It is well appreciated that CD28 stimulation plays an important role in the development of FOXP3+ cells in the thymus18,19. Notably, recent data obtained in Treg-specific CD28 conditional knockout mice, indicates that CD28 signaling is also crucial for peripheral Treg survival, proliferation and suppressor function20. The intrinsic CD28 deficiency in peripheral Treg resulted in autoimmunity that could be prevented by supplementation with CD28-sufficient Treg20. In rodent models it was demonstrated that CD28 stimulation promotes expansion of CD4+CD25+ Treg21,22. Interestingly, artificial antigen-presenting cells modified to express the natural CD28 ligand CD86, as compared to anti-CD3/anti-CD28 bead stimulation induced superior proliferation of human cord blood derived Treg23. Recently, Tabares et al. showed that in vitro stimulation of human PBMC by low-dose CD28 superagonist (TGN1412) selectively activated Treg24. We hypothesize that CD28 signaling in the absence of CD3 stimulation might play an important role in human Treg homeostasis and that single-CD28 stimulation might drive stable expansion of human Treg, to be used for Treg-based immunotherapy. Here, we demonstrate that single-CD28 stimulation in the absence of TCR (CD3) stimulation, but in the presence of exogenously added rhIL-2 promotes superior FOXP3 expression and prevents the production of pro-inflammatory cytokines IL-17A and IFNγ. The use of CD28-superagonistic mAbs further promotes polyclonal Treg expansion, to even higher levels as observed in case of classical CD3/CD28 stimulation. The mechanism resulting in CD28-superagonist mediated Treg stability depends on differential PI3K and mTOR signaling, since selective PI3K-inhibition restores the cytokine producing potential while mTOR inhibition led to reduced FOXP3 expression levels.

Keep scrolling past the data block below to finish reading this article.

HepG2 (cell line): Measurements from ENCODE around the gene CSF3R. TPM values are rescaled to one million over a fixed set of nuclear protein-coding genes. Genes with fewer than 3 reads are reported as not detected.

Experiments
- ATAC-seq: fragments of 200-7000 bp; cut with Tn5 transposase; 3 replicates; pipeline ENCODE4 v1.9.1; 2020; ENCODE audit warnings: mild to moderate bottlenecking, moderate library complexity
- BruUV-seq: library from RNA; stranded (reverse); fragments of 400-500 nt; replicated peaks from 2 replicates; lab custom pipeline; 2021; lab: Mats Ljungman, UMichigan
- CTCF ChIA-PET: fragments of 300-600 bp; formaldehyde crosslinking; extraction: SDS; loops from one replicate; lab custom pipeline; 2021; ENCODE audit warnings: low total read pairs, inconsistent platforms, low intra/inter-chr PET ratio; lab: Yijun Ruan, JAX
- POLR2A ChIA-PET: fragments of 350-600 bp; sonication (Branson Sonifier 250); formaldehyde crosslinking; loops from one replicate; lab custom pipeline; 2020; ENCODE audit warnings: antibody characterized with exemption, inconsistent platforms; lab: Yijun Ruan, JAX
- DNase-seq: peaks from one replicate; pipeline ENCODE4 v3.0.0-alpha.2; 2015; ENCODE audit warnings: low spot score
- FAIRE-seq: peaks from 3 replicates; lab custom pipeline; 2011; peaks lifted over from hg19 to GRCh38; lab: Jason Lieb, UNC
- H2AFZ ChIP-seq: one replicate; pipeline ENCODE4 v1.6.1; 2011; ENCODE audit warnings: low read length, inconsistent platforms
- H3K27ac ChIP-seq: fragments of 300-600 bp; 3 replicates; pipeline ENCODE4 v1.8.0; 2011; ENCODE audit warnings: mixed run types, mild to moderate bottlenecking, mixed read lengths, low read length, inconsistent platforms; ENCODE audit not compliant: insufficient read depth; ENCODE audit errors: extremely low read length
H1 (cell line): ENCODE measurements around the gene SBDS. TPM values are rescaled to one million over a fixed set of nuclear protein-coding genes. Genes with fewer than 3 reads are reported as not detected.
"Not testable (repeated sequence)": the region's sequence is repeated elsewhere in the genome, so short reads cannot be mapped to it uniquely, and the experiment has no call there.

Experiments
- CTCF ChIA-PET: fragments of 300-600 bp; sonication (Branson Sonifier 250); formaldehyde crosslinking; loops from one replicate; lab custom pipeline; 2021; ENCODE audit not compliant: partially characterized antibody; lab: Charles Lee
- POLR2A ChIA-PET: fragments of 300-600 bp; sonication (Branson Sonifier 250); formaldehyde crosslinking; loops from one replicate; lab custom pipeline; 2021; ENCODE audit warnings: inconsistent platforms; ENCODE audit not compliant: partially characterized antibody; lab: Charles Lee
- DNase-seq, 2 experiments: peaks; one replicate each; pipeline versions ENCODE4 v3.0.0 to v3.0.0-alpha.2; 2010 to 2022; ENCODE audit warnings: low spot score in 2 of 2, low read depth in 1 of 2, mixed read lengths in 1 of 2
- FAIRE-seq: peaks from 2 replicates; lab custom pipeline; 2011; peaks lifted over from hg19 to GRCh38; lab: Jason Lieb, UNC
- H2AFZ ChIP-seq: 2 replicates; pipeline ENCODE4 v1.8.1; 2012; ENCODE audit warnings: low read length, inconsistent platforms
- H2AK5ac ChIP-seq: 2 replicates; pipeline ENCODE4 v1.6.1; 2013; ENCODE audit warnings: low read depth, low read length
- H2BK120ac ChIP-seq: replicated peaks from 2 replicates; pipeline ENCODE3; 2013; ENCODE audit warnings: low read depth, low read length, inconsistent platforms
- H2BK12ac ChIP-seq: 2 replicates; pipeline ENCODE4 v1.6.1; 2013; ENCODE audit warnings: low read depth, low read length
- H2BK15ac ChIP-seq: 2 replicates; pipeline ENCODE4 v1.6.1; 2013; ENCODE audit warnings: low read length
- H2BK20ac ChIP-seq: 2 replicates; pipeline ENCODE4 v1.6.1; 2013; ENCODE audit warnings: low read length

Single-CD28 stimulation of FACS-sorted CD4+CD25high Treg induces proliferation and high level expression of FOXP3
To assess the ability of single-CD28 stimulation to stimulate human Treg proliferation, highly purified FACS-sorted human CD4+CD25high Treg were labeled with CFSE and stimulated with soluble CD28 monoclonal antibody (mAb), plate-bound CD3 mAb or both in the presence of rhIL-2 for 7-days. Thereafter, the cell division of Treg as indicated by the dilution of CFSE was determined using flow cytometry. Single-CD28 stimulation in the absence of T cell receptor ligation was indeed capable to drive Treg proliferation (44.1% ± 19.2, mean ± SD, Fig. 1a). Combined plate-bound CD3 plus soluble CD28 mAb (anti-CD3+CD28) stimulation resulted in the highest level of proliferation. Intriguingly, the dividing Treg that were observed following CD28 stimulation showed higher FOXP3 expression levels at day 7 of culture (MFI, 65.6 ± 19.1) than the dividing Treg that were observed following anti-CD3 (MFI, 35.6 ± 8.5) or anti-CD3+CD28 (MFI, 23.1 ± 12.9, mean ± SD, Fig. 1b) stimulation. As it has recently been shown that CD28 signaling is required for post thymic survival and proliferation of mouse Treg20, we analyzed if single-CD28 stimulation in the absence of CD3 stimulation influenced Treg survival by measuring the intracellular expression of active caspase-3 as an indicator of Treg cell apoptosis. Indeed, single-CD28 stimulation in the presence of exogenously added rhIL-2 resulted in a slightly lower, albeit not significant, percentage of apoptotic cells as compared to anti-CD3+CD28 stimulated Treg (Fig. 1c).
Single-CD28 stimulated Treg maintain suppressive capacity and TSDR demethylation